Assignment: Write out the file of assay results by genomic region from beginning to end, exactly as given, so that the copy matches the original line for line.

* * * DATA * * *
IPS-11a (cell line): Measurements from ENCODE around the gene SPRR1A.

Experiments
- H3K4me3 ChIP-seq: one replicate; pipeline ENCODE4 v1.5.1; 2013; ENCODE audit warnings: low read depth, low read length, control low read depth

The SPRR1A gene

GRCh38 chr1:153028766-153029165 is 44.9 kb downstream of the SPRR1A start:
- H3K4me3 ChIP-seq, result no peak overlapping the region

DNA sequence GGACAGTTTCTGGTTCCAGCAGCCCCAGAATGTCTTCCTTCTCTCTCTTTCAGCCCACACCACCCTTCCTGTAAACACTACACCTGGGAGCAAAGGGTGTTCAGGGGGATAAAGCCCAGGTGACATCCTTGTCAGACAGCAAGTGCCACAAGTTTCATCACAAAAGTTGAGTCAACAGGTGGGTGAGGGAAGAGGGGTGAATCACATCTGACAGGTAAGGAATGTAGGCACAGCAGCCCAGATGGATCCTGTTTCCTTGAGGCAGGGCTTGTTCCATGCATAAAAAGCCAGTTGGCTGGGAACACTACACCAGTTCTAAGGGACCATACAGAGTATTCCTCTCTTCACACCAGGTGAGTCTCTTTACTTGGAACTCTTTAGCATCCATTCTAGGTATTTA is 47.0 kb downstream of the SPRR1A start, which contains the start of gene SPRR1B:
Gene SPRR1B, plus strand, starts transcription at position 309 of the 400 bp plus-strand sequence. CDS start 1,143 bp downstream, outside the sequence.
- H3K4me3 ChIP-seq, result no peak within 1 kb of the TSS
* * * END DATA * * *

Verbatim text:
IPS-11a (cell line): Measurements from ENCODE around the gene SPRR1A.

Experiments
- H3K4me3 ChIP-seq: one replicate; pipeline ENCODE4 v1.5.1; 2013; ENCODE audit warnings: low read depth, low read length, control low read depth

The SPRR1A gene

GRCh38 chr1:153028766-153029165 is 44.9 kb downstream of the SPRR1A start:
- H3K4me3 ChIP-seq, result no peak overlapping the region

DNA sequence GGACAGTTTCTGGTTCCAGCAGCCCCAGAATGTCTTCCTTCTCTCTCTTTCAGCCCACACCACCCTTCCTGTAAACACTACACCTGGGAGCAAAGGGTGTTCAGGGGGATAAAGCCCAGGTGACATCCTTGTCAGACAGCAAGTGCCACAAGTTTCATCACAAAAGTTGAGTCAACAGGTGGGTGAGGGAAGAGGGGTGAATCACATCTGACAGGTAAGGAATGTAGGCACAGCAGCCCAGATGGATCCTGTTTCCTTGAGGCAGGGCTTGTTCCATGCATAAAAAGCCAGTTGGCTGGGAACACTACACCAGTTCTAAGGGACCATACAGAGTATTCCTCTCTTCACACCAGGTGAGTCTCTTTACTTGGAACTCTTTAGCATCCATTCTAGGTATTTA is 47.0 kb downstream of the SPRR1A start, which contains the start of gene SPRR1B:
Gene SPRR1B, plus strand, starts transcription at position 309 of the 400 bp plus-strand sequence. CDS start 1,143 bp downstream, outside the sequence.
- H3K4me3 ChIP-seq, result no peak within 1 kb of the TSS